On last night's Countdown on MSNBC, Keith Olbermann took President Barack Obama to task for the overwhelming slow-footery he's displayed on his campaign promises to the gay community. Olbermann noted right off the top that on the campaign trail, Obama said, "When it comes to Federal rights, the over 1,100 rights that are not being given to same-sex couples, I think that it's unacceptable and as President of the United States, I am going to fight hard to make sure those rights are available." Since then, there's been precious little "fighting hard," and no significant remedy offered to close this gap.
Until yesterday, of course, when the White House made a to-do about handing out a "handful" of rights to same-sex partners of federal employees -- a "pretty please maybe" memorandum instead of an executive order. Olbermann pointed out where all the "supplies are limited, void where prohibited, your mileage may vary" language lay. Employees of the U.S. Armed Services, for example, need not apply. Oh, and social security and health care benefits -- still just a heterosexual thing! And the Defense of Marriage Act? The administration's gone to the wall to keep that the law of the land as well.
I have read speculation that Obama's unwillingness to wade more forthrightly into the arena of gay rights stems from a sense of priority, that the complexity of health care reform and the battles that it is sure to engender loom so largely, that the administration cannot afford to expend any political capital on another hot-button issue, for fear of muddying the waters or drawing support away from their health care goals. In the first place: Man, this had better be some first-rate gollydarned health care we're getting from the White House! But in the second place, if, in fact, the White House sees this health care reform fight as one that needs to be borne on the back of same-sex marriage rights, they'd better recognize that they're adding to the debt they owe the LGBT community.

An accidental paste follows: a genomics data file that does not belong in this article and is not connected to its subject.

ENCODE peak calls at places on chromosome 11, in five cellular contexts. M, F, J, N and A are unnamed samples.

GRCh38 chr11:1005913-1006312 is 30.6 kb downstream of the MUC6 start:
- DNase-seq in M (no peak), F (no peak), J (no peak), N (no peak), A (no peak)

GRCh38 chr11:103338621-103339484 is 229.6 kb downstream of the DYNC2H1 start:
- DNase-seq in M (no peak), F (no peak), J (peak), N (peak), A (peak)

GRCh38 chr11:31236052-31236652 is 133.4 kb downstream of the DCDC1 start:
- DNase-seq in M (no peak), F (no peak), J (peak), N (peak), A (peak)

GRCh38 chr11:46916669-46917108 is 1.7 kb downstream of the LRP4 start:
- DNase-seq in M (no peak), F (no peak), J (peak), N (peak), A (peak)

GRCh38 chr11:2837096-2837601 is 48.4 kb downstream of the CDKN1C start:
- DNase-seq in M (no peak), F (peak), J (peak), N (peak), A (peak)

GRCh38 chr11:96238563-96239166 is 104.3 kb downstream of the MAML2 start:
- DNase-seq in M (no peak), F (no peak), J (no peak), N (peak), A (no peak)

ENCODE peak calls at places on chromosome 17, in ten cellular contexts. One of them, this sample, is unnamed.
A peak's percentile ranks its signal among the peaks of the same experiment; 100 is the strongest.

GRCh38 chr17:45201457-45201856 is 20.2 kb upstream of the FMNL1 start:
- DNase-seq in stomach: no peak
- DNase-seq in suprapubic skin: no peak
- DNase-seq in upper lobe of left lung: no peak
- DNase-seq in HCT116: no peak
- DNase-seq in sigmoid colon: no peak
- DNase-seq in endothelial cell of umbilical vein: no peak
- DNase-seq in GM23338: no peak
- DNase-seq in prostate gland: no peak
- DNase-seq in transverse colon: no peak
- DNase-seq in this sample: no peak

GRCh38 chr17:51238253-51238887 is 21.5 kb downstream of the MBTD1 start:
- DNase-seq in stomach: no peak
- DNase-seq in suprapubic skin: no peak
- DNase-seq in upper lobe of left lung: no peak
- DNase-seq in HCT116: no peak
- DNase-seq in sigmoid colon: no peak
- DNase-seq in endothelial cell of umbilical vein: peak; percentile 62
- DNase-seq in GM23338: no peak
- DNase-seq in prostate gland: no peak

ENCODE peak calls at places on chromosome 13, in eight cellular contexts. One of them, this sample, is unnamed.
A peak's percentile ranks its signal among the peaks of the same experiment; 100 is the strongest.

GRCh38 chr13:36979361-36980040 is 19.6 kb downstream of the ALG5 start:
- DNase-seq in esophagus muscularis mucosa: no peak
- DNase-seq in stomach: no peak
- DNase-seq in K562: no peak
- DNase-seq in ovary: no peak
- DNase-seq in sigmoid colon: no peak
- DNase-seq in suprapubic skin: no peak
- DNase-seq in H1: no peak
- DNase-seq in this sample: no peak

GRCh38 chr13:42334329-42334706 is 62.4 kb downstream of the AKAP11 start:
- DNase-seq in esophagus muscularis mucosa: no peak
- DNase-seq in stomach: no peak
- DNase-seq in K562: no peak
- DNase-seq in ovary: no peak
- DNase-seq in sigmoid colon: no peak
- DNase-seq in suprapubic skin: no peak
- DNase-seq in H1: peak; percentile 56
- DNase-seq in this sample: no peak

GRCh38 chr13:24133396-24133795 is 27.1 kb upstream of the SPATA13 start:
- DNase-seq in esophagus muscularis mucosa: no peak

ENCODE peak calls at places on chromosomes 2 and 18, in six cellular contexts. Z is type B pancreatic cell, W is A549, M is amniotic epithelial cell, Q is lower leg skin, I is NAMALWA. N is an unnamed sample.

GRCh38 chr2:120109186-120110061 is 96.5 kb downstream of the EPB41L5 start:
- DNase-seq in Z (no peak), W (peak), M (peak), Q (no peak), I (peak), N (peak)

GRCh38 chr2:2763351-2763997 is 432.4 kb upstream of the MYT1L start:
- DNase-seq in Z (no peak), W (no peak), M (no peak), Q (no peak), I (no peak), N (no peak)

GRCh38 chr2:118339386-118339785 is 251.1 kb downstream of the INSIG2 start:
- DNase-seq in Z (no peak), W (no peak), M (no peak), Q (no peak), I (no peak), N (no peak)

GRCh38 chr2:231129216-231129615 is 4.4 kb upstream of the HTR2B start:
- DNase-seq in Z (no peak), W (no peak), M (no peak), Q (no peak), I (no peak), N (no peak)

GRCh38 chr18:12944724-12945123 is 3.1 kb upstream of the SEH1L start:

How does Solomonese see the situation? On Countdown, he seemed to have cause for encouragement, praising the incremental step taken and acknowledging that the vagaries of legislation stood in the way of Obama taking further, direct action without the assistance of Congress. Nevertheless, he was willing to define the sort of outcome he was looking for from the president:
"I think that the only thing that will really satisfy me and members of the community in the aftermath of that -- not the -- not just the defense but obviously the language in that defense, the language that to my way of thinking went way over the line. I think the only thing that is really going to appease people in the aftermath of that is overturning DOMA, overturning the two aspects of DOMA, the ability to move marriage from state to state and the ability to get federal benefits that go along with marriage."